Why Do Catholics Have So Many Kids?

Jenny Uebbing

"Wow, you've sure got your hands full."

No matter how many times I hear this and no matter how well intentioned the speaker, it always rubs me the wrong way. And I’m guessing, with baby number four just starting to make him or herself known when I make the wrong wardrobe choice in the morning, I’m going to start getting it a whole lot more frequently.

One time in the grocery store I did actually lift my hands from the cart loaded down with toddlers and held them up in the air whilst the baby dangled from the carrier across my midsection and loudly announced that "NOT RIGHT NOW I DON'T!" which sent the kindly fifty-something woman sharing the bread aisle with me scooting backward, nervously laughing out of confusion and fear.

But yes, I suppose my hands are full. I just feel like I'm in some kind of bizarre, narrative-driven ABC family drama when complete strangers announce it to me over and over again. Can you imagine yelling to a man walking his dog down the street "wow, you must pick up crap all day long!" or maybe suggesting to a person in a wheelchair "Man, I bet your arms are always tired!”

Maybe true, but is it helpful? And are you telling that person something complimentary or useful with your unoriginal commentary on their daily existence.

Moving on.

Catholics do, in fact, tend to have larger than average families, though that number is sadly diminishing, at least among the variety who don't actually practice what the Church preaches.

(This is emphatically NOT a jab at smaller Catholic families who are for whatever reason unable to have children. Nope, not at all.)

But why do we have more children than the average family? Ding ding ding, I'll take patriarchal oppression and denied access to contraception for a thousand, Alex.

Oh, wait, nope, that's actually not the reason. Want to know the real reason Catholics have more kids?

Come close.

Closer.

Okay, are you ready for this?


It's because we like them.

Like we actually full on appreciate small humans and think the world would be a better place with more of them around. Isn't that bizarre?

And it's also because we practice realistic sex: sex as it actually exists in reality, in nature, in all it's messy and impressive and inscrutable design.

Because in reality, sex is where babies come from, when everything is in proper working order.

Did you get that? Catholics have more babies because babies are sometimes the result of having sex. And since we believe that sex is good, true, beautiful, and perfectly designed by a God who loves us and wants us to be happy, we accept it on His terms, embracing the mystery and honestly, sometimes, the suffering inherent in our fertility.

Now, just a little PSA as an aside, because I'm kind of embarrassed by this as a female member of the species but did you know that you can't actually get pregnant save for a small (or large, in my case) window each month during a woman's cycle? Apparently something close to 90% of adult women have no idea how their bodies actually work in this capacity, and that saddens me. And, it seems a little bit the opposite of empowered and independent and free choice-y. But I digress.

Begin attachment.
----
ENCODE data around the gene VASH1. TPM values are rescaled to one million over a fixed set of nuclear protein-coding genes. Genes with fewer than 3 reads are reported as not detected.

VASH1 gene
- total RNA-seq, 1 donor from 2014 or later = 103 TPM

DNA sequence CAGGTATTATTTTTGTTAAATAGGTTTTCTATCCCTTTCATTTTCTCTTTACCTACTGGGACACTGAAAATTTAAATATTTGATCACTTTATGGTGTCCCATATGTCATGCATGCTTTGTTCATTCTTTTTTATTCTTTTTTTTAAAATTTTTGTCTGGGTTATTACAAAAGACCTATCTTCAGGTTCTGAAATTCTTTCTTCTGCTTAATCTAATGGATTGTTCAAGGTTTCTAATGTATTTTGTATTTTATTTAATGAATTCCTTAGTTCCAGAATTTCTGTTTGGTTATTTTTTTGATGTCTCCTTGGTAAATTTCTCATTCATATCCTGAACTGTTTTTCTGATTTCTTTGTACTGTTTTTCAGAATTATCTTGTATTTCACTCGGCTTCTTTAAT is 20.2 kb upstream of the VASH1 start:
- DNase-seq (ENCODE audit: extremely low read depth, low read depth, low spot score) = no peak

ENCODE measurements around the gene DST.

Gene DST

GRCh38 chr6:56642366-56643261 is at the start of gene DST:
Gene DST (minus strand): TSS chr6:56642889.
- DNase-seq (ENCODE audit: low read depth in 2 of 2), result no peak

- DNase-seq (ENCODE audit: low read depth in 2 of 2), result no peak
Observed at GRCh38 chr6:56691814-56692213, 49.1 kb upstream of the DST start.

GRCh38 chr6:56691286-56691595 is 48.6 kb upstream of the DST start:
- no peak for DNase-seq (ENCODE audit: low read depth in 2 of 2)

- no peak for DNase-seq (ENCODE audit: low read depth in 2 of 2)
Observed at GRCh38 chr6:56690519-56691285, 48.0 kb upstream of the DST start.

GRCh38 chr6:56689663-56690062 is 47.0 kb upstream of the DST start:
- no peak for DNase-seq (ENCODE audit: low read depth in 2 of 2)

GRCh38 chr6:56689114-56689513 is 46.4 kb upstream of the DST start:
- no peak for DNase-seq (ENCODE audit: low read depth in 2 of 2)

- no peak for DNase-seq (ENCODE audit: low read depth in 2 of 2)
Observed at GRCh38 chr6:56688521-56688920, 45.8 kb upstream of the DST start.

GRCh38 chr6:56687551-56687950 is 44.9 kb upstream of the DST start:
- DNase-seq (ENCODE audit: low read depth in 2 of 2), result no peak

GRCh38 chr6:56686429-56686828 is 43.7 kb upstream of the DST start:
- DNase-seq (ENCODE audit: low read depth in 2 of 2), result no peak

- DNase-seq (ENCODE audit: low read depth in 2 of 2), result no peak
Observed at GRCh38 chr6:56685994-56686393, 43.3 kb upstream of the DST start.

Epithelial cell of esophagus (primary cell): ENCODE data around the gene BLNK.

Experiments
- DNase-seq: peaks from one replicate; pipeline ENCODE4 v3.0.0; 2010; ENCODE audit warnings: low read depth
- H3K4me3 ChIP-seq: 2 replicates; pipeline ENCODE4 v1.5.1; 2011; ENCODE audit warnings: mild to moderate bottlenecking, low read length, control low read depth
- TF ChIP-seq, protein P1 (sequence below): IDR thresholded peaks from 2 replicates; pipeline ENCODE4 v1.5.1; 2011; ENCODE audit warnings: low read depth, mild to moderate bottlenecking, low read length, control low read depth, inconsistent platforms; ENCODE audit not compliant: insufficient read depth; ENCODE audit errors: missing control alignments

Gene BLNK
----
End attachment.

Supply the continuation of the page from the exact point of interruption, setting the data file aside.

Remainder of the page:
Back to the babies. Oh, those babies. See, the reason we keep having them isn't, contrary to popular belief, because we haven't figured out what causes that, or because we don't have a television. The reason they keep showing up is because, frankly, they're kind of the best thing about being human, and having them is an incredible privilege and it's hard as hell and yes, self denial and self obliteration on a daily basis but ... it's so worth it.

And since we're not supposed to be using contraception, we actually have to discuss the possibility during seasons of fertility (i.e. months where the woman has a regular cycle) of whether or not it would be prudent to have another child at this juncture. And then, if the mutually discerned and prayed for answer is “go for it,” then we go for it.

But seriously, do you know what kind of freedom that can bring into a marriage? And how selfless you have the potential to become become when you have to be to ask these kinds of questions over and over again? And yes, you realize how incredibly incapable you are of handling yet another little responsibility bearing your last name, but then they get here and you can't imagine having said "no," and slowly your grinchy little heart begins to grow and you actually become a better, more productive, and - please God - holier member of the human race.

It's a wild ride. And it's not a "one and done" or "two and through" momentary phase of marriage. For some couples, depending upon the age at which they said "I do, "it's a decades-long discernment process. And through it we grow, we stretch, and we discover we are capable of so much more than the world would have us believe. And that our waistlines are, too.

But seriously, we're just in it for the sweet retirement party. And for the moment when we can whip out our iPhone 27s in the grocery store and torture innocent bystanders with holograms of our 8 children and 34 grandchildren because finally, our hands are empty and we can work the keypad in peace.

Topics: Church teaching , Contraception , Natural Family Planning , Parenting

Jenny Uebbing is the content director of our marriage and family life channel, where her blog Mama Needs Coffee will be permanently hosted. She lives in Denver, CO with her family, where she writes and speaks on Church teachings on marriage, contraception, NFP and bioethics.


View all articles by Jenny Uebbing

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